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    Pep Guardiola finding out England is harder to crack than he thought

    Sitting in the dugouts at Goodison Park on Sunday, Pep Guardiola looked a shadow of the bright, irresistible man than first strutted into the Premier League as the best manager in the world. Ten wins on the trot had City purring at the top of the table, whilst starting their Champions League campaign in fine fashion – only adding to his status as the world’s no.1. Fast forward six months and the City manager cut a beaten, frustrated figure, as his team suffered a humiliating 4-0 loss to Everton, leaving the light blues 5th and ten points adrift of leaders Chelsea.  He admits it means their title challenge is over. Defeat highlighted more fragilities in the City defence – which he described as a ‘’shambles’’ - that the former Barcelona and Bayern Munich manager has failed to address. Moreover, it showed the problems in their ageing side as Pablo Zabaleta, 31, was run ragged and beaten by his 18-year-old centre-midfield counterpart Tom Davies.

    Toffees manager Ronal Koeman used to give his younger colleague lessons in tactics when the two were at Barcelona under Johan Cruyff in the ‘90’s as the Dutchman stamped his attractive brand of football on the Catalan giants. It was a style of play Guardiola loved and has instilled on his teams. And whilst City gaffer no longer picks Koeman’s brains, he could do with using his approach of blooding youngsters such as Davies and £10m singing Ademola Lookman – who scored – both of whom tore the visitors apart.

    Although the start created a façade that he would stroll to the title, the Spaniard is finding it hard to adapt. Yes, he walked the walk in La Liga, creating a sexy, attractive brand of football that made Barcelona unstoppable before conquering the Bundesliga with Munich. But with City he doesn’t have stars like Messi. More so, those leagues were far less physical and far less demanding and his side, one of the oldest teams on average in the league, cannot keep up with the rigours. He said he doesn’t teach tackles – why would you need to in countries such as Spain that are more possession based than those of physicality? But In England you have to be physical and his defence can’t simply rely on skill to get them out; they need to be physical in order to stop teams.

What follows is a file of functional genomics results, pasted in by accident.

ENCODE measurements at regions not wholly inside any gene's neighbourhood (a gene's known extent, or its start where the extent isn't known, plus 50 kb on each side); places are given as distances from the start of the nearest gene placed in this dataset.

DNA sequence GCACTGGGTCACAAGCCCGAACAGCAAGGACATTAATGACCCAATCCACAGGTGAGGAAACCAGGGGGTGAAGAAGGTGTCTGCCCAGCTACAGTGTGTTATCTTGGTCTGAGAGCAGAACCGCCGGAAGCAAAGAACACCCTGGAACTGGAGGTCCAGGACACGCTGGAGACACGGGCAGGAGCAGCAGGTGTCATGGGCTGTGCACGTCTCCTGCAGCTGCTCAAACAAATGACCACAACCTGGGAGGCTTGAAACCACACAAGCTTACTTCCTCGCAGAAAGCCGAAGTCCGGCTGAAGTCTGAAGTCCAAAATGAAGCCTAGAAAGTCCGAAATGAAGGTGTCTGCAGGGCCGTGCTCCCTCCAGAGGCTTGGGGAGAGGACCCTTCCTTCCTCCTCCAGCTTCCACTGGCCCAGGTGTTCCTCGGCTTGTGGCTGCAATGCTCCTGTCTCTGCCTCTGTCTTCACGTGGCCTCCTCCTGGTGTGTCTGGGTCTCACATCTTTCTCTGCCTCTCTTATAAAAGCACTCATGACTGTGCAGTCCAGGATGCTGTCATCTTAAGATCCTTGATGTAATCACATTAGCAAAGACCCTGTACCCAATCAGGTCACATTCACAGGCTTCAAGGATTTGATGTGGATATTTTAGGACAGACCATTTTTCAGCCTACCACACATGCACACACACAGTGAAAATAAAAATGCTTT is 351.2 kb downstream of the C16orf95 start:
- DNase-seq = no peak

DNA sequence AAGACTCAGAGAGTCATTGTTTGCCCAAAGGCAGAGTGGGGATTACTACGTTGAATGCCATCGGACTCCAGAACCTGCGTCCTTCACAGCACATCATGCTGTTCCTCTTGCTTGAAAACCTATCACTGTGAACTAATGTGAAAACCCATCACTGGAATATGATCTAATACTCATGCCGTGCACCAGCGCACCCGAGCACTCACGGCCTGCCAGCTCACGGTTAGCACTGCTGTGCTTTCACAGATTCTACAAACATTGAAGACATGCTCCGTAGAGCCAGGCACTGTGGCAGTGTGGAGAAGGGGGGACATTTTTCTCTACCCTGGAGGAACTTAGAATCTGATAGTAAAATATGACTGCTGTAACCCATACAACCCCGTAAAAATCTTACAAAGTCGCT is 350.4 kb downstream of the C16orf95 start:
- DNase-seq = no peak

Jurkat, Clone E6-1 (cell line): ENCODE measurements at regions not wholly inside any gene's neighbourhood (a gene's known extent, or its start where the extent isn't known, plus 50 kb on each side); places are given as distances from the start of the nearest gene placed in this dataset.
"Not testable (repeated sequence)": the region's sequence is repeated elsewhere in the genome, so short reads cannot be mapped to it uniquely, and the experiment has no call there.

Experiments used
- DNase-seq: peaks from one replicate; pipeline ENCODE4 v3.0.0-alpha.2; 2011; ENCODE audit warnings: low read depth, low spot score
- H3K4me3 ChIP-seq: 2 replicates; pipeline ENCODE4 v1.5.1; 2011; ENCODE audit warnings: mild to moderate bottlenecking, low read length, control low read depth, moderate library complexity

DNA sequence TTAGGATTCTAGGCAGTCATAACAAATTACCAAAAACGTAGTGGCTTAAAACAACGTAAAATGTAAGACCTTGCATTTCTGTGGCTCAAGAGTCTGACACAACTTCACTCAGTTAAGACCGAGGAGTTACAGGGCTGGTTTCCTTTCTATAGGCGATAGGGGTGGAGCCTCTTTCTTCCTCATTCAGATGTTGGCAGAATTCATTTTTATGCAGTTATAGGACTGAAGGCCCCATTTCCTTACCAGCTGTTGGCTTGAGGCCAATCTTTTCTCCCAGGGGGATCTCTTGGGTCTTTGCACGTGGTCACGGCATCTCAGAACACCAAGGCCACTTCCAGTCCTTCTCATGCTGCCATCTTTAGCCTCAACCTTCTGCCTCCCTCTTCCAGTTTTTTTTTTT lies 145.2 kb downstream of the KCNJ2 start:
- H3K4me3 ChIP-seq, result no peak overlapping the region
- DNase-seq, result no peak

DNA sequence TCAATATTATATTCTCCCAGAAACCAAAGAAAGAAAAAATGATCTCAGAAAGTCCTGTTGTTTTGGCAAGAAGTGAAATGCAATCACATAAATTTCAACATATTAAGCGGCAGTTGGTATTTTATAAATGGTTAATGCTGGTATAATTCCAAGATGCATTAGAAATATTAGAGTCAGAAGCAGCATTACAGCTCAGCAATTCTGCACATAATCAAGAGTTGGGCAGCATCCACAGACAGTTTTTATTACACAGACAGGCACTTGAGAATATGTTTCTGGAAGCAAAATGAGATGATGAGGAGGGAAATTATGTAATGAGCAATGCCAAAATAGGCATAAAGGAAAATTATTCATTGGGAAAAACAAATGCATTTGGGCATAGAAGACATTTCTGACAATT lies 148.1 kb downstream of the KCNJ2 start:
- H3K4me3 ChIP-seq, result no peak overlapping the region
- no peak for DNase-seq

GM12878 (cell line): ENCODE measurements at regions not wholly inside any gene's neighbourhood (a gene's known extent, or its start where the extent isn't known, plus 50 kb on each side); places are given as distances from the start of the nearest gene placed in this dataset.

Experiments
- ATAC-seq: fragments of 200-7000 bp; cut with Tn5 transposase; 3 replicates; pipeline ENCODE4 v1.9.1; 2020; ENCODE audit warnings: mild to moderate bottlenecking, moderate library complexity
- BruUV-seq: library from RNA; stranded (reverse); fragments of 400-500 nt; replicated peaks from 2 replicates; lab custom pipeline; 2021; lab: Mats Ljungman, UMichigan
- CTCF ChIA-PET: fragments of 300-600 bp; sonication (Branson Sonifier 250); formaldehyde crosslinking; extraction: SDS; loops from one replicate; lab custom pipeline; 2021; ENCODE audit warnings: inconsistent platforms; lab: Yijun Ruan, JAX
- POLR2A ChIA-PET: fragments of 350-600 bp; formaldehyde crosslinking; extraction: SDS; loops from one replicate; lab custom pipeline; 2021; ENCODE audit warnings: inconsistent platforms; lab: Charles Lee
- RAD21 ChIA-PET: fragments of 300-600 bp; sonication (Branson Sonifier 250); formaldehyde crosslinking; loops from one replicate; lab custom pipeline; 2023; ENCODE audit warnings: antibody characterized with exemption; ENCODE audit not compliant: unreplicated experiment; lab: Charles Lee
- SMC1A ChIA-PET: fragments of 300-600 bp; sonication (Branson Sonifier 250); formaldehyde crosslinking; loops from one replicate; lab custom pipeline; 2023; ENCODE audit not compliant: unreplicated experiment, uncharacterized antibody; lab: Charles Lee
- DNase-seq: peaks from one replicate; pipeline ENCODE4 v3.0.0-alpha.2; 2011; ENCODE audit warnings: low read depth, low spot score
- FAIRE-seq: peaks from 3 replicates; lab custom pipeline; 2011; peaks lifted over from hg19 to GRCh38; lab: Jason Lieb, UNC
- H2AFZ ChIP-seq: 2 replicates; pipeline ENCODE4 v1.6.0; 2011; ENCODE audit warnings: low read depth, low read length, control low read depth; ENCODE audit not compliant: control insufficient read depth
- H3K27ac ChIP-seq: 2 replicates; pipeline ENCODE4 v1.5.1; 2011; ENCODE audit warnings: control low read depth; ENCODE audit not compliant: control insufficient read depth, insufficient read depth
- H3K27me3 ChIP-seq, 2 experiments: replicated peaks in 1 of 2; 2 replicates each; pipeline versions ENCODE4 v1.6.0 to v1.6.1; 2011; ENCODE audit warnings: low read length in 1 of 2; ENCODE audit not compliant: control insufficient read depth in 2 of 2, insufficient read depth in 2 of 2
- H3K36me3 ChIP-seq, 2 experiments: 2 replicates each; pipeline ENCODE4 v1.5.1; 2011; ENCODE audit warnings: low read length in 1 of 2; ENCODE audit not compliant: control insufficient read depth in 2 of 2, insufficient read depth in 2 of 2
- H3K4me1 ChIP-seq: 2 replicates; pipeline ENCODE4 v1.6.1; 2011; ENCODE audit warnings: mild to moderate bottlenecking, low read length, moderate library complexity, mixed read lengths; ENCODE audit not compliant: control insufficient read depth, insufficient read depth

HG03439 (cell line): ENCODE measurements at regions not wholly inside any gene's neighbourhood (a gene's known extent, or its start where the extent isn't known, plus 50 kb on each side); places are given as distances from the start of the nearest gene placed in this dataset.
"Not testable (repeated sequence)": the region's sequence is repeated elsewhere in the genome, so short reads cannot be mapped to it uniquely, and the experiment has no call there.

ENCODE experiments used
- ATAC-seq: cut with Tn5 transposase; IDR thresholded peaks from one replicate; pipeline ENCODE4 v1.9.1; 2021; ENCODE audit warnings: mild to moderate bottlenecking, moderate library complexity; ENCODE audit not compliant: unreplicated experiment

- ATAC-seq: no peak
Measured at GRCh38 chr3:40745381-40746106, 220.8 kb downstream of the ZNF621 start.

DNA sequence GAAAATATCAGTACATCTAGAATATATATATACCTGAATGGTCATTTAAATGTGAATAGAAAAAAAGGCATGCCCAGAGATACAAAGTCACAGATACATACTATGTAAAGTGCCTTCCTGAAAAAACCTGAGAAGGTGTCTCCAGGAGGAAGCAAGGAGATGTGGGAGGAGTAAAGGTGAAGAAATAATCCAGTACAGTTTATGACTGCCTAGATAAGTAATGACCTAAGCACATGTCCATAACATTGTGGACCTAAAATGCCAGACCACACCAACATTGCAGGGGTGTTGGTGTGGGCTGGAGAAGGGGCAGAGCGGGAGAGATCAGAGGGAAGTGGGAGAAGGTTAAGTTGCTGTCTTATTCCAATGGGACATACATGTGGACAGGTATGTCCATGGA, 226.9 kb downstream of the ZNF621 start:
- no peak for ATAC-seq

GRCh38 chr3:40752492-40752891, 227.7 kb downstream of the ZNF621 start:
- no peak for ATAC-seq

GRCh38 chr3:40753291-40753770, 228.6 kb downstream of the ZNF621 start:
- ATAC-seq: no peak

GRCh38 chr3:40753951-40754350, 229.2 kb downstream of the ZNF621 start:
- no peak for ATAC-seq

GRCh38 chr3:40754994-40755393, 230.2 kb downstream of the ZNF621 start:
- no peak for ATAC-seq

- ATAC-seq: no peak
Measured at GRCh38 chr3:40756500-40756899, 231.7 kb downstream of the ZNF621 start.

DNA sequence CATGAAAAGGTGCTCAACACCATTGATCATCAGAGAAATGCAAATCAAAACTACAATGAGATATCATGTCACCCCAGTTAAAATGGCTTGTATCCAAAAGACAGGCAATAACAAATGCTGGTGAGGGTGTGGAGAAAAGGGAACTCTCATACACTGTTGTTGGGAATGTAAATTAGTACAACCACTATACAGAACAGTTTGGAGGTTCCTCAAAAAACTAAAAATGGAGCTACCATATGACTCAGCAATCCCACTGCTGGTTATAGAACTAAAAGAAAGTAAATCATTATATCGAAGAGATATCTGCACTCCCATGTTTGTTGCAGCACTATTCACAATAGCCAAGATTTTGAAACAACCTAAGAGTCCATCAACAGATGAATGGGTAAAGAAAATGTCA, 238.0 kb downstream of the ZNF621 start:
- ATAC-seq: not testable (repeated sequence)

In Spain and Germany it’s mostly the usual suspects that win the league. Barcelona, Real Madrid and Munich. In England – as Leicester showed – it can be anyone. Chelsea, Tottenham, Liverpool and Manchester United will all believe they can win it and that pressure has also told on the former midfielder. As they’ve all won and kept up the pressure, his side have cracked with a string of bad results, including the 4-2 away defeat against Leicester and defeat to Liverpool, to leave them clinging on to Champions League qualification hopes.  

    He will need time to adapt his style of play to the Premier League, but the City board will want success. In this league, you don’t get much time on the ball. Team’s won’t stand by and watch, they won’t allow balls to be played out from the back and they will tackle hard, which gives less time to play the gorgeous football he wants. Couple that with the some of the players he has such as Nicolas Otamendi, Claudio Bravo and more, some of his players aren’t good enough for his revolution. He will want to buy better players. But as his team slip away, more pressure will mount – and he may just find himself needing to adapt in order to climb further up the league.

    He suggested this may be his last job and he’s also been callous with journalists. It seems as though it wasn’t as easy  ashe thought to bring tika-taka football the England.  But whether he can bring that style of play or opts for a different route, he needs to adapt quickly to pull City up the table and to improve his reputation as the world’s finest. And unless he can sort out City’s woes it seems as though those issues will continue to resurface.

     

     
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